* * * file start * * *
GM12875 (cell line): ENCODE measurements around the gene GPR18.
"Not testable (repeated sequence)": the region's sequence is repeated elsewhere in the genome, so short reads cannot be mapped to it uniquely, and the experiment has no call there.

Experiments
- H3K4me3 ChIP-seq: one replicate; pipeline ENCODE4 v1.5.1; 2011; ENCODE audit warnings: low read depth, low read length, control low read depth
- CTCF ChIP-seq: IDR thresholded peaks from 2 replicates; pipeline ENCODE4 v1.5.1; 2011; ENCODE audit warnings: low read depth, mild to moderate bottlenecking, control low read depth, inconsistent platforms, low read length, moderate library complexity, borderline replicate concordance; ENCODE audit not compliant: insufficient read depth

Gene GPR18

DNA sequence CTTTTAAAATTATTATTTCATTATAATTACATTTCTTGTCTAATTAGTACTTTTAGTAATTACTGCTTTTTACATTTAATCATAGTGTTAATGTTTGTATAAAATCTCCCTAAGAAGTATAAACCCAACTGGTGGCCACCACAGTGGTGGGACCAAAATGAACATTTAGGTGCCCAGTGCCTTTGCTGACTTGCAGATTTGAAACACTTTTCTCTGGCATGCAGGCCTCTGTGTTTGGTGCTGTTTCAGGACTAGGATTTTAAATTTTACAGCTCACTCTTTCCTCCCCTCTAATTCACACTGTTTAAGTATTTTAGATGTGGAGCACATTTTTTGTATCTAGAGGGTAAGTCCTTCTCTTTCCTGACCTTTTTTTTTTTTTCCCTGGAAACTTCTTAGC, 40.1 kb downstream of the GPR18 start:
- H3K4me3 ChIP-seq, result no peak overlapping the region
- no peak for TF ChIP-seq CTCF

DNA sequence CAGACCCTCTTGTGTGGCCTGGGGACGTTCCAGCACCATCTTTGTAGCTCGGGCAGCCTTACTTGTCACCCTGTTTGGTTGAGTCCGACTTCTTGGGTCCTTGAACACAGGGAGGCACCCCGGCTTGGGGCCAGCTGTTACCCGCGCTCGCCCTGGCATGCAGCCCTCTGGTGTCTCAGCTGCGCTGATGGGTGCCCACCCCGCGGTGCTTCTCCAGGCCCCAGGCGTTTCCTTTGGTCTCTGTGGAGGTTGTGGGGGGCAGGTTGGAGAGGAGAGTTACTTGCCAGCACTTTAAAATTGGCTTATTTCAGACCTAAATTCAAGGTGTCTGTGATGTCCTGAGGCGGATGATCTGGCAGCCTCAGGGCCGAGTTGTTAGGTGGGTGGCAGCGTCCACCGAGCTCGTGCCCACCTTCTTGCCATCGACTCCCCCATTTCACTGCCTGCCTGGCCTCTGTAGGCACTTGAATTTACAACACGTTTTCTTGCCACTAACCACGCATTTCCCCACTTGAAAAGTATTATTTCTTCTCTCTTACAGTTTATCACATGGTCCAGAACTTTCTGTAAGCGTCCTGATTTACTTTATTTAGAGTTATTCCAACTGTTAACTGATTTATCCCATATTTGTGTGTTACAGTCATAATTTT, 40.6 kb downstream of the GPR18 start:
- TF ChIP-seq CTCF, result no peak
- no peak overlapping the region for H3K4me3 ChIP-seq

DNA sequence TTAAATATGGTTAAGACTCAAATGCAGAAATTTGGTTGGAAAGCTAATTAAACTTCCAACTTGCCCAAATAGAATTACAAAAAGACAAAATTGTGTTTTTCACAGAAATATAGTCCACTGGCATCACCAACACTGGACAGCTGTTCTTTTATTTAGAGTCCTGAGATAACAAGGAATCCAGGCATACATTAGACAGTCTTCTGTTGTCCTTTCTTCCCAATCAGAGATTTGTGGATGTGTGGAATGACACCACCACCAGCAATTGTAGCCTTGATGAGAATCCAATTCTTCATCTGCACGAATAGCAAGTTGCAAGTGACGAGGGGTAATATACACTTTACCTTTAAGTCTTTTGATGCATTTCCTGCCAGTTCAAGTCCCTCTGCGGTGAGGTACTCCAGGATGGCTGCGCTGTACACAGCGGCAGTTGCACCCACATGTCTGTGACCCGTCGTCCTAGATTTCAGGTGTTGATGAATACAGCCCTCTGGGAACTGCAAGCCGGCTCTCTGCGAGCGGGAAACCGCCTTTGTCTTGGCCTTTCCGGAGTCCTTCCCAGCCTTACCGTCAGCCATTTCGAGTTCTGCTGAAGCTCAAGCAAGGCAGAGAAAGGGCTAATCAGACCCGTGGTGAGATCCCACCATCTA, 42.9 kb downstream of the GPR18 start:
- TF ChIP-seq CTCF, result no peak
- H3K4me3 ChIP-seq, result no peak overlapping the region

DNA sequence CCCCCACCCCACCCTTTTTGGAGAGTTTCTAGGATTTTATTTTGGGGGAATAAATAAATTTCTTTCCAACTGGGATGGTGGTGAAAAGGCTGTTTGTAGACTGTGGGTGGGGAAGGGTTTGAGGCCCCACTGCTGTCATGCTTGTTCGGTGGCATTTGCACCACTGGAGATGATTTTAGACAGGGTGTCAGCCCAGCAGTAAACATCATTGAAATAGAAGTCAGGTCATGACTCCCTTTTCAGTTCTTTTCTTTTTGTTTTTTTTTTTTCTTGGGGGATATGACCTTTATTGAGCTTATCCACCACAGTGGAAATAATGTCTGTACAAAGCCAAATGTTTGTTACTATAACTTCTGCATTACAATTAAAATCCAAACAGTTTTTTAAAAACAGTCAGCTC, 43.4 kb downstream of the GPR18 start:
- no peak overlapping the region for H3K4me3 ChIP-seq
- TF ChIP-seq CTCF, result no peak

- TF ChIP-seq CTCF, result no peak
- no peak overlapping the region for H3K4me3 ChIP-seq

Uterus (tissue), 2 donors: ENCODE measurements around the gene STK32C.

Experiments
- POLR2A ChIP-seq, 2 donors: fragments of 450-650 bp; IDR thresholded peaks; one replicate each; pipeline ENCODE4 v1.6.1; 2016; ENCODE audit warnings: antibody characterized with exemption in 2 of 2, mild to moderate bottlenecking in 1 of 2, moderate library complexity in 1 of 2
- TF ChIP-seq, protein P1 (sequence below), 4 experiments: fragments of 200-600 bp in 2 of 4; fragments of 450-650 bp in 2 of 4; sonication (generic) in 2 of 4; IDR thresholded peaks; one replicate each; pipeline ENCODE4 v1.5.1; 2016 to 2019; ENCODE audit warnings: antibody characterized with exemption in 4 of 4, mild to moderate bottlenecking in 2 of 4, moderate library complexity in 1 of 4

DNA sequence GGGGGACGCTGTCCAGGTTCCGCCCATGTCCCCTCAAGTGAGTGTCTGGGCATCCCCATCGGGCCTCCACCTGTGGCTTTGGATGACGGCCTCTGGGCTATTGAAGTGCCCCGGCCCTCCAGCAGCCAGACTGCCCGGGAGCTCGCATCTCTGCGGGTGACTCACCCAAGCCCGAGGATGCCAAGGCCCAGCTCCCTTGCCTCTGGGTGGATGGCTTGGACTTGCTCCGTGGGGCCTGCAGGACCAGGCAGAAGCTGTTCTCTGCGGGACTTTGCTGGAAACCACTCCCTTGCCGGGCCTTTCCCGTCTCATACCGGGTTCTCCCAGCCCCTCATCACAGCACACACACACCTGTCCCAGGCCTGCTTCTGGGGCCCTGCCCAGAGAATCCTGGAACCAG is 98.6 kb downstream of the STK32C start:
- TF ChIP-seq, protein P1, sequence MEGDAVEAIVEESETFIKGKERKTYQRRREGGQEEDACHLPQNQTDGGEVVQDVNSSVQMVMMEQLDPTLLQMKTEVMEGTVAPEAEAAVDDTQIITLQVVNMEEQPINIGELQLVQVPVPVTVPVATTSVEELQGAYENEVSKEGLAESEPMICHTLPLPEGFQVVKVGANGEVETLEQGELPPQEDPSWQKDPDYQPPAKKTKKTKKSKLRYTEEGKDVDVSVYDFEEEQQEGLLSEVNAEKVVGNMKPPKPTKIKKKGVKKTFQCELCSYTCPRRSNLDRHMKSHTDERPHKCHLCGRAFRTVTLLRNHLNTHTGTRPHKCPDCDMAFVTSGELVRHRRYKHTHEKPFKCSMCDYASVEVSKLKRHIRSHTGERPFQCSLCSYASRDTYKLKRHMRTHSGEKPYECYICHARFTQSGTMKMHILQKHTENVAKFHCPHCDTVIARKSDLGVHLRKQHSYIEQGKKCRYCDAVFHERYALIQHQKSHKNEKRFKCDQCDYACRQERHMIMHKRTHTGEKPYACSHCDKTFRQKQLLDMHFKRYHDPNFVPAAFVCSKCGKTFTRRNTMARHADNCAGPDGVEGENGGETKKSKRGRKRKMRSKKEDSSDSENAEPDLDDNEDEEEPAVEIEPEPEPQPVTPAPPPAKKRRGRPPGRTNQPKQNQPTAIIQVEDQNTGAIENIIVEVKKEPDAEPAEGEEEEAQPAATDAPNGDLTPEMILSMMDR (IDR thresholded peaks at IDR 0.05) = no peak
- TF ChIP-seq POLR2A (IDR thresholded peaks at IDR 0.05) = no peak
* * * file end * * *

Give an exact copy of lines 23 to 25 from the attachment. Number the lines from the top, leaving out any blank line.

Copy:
- POLR2A ChIP-seq, 2 donors: fragments of 450-650 bp; IDR thresholded peaks; one replicate each; pipeline ENCODE4 v1.6.1; 2016; ENCODE audit warnings: antibody characterized with exemption in 2 of 2, mild to moderate bottlenecking in 1 of 2, moderate library complexity in 1 of 2
- TF ChIP-seq, protein P1 (sequence below), 4 experiments: fragments of 200-600 bp in 2 of 4; fragments of 450-650 bp in 2 of 4; sonication (generic) in 2 of 4; IDR thresholded peaks; one replicate each; pipeline ENCODE4 v1.5.1; 2016 to 2019; ENCODE audit warnings: antibody characterized with exemption in 4 of 4, mild to moderate bottlenecking in 2 of 4, moderate library complexity in 1 of 4

DNA sequence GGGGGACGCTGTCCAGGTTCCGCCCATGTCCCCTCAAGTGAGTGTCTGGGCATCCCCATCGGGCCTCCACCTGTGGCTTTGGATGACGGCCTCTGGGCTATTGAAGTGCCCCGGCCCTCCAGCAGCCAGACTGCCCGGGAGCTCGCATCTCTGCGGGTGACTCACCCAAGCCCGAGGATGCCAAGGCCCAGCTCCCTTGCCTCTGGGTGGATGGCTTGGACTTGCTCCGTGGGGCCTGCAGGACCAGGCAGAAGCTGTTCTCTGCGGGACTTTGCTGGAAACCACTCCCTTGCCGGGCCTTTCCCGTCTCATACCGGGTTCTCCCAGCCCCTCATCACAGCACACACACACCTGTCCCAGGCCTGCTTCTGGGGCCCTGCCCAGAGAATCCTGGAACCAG is 98.6 kb downstream of the STK32C start: